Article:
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A Guide to Buying and Cooking Eggs

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Although eggs have received a bad reputation in recent years, eggs are actually a high nutritious and healthy food. They are a good source of protein, low in calories, and a great source of choline. About 90% of Americans are choline deficient, a condition that can cause liver and muscle damage.

Eating eggs is also great for your eyes, helps prevent blood clots, and may also help with weight loss.

In one study, women who ate two eggs every morning lost nearly twice as much weight, had an 83% greater decrease in their waist size, and said they were more energetic than women who ate no eggs for breakfast.

What about cholesterol?

Although doctors once recommended avoiding eggs because of their cholesterol content, experts now say it is the level of saturated fat in a person’s diet – not the level of cholesterol they consume – that affects heart health.

 

How to Read an Egg Carton

According to the FDA, many eggs appear on grocery store shelves only a few days after being laid. Nonetheless, it can be difficult to know how long the eggs have been sitting in the grocery store.

Look for eggs with a USDA grade shield on them; this indicates they are from a government inspected plant and must be marked with the date the eggs were washed and packed in their carton. For example, eggs packed on January first are marked 001; eggs packed on December 31st are marked 365.

Reading an Egg Carton

Most egg cartons also have a “sell by” date that indicates a guideline for when the eggs should be sold – which is thirty days after the packaging date. The sell by date does not indicate when the eggs will go bad.

It’s impossible to say how many days eggs can be stored in your kitchen before going bad, since you have no idea what conditions the eggs were kept in before you purchased them. As a general rule, however, eggs can be eaten at their full (or nearly full) nutritional levels for about five weeks after their pack date or three weeks after you purchase them.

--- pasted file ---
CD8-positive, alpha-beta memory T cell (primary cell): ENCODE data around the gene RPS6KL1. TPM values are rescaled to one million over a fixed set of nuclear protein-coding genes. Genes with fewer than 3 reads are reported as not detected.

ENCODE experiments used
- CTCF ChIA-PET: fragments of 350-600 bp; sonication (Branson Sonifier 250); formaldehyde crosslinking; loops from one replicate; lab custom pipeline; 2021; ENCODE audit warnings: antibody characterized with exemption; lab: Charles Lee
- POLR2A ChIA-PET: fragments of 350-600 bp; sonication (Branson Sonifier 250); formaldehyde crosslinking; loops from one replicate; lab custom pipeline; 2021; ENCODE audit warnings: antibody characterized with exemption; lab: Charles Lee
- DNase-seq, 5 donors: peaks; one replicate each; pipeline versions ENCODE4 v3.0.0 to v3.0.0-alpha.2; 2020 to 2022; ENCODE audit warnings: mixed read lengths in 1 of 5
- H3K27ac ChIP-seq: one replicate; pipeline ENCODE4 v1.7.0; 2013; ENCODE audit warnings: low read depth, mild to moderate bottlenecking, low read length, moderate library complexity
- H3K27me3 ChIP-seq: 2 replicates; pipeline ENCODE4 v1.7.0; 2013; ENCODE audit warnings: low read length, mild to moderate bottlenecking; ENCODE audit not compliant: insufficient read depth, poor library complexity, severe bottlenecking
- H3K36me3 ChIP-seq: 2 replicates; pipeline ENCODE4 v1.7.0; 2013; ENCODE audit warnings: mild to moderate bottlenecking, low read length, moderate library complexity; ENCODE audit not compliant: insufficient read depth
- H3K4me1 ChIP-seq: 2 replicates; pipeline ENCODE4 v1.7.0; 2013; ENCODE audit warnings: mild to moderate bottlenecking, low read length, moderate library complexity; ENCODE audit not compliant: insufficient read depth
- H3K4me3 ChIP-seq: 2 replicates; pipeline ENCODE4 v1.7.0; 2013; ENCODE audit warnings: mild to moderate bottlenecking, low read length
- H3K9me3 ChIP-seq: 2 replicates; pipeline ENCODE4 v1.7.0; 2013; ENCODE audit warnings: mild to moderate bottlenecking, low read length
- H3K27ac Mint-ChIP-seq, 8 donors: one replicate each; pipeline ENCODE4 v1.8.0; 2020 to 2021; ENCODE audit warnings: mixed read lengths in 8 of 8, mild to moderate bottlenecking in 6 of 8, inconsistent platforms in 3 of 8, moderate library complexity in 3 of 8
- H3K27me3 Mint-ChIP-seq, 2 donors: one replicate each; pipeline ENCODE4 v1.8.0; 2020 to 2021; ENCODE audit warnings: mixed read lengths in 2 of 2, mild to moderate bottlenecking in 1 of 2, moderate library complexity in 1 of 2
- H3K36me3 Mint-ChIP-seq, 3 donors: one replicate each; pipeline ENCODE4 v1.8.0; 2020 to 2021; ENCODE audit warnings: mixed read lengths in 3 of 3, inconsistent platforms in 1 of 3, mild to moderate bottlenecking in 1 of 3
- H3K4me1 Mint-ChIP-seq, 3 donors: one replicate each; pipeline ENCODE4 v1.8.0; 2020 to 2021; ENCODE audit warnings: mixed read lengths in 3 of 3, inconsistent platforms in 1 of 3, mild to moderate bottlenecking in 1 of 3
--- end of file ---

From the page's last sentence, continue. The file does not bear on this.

How to Test Eggs for Freshness

Whether you’ve kept store bought eggs beyond the recommended guidelines or you’re gathering your own eggs, there is a simple way to test the freshness of eggs. Fill a deep bowl with water and lower an egg into it. Fresh eggs sink to the bottom and lie on their side.

Testing Egg Freshness

As an egg ages, more air is allowed into the shell; therefore, it will float and stand upright in the water (with the smaller end upwards). If an egg floats only a little, it’s still fine to eat it. But it the egg doesn’t touch the bottom of the bowl at all, it should not be consumed.

 

How to Store Eggs

The best method for storing eggs is to keep them in their original carton and place them in the refrigerator immediately upon bringing them home.

Storing Eggs

 

What Are The Healthiest Ways To Cook Eggs?

Most of us have simple, traditional egg dishes we love, whether scrambled eggs for breakfast or hard boiled eggs for Easter. For fresh ideas on cooking with eggs, check out Our Deer’s egg recipes.

A common problem in commercial kitchens is scrambled eggs that turn green. This is harmless, but unless you’re a big fan of Dr. Seuss’ Green Eggs and Ham, may not be appetizing. To prevent green eggs, use a stainless steel pan and cook the eggs at medium temperature, using small batches. If the cooked eggs must sit before being served, use a pan of hot water between the egg pan and the heat source.

Cooking Eggs

Most eggs sold in shells are not pasteurized, which leads to concerns about salmonella food poisoning. Although you may read that eggs free of cracks cannot contain salmonella, this is incorrect. Even perfect eggs without blemish can contain this bacteria. Therefore, when handling any egg, be sure to wash the shell just before using (do not wash the eggs and then store them) and cooking thoroughly so the bacteria is killed.

Any egg with an uncooked, under-cooked, or runny yolk is high risk for salmonella poisoning. Also be sure to disinfect any surfaces, pans, or utensils that come in contact with raw egg.

 

Check out the video version of this article on YouTube : A Guide to Buying and Cooking Eggs

 

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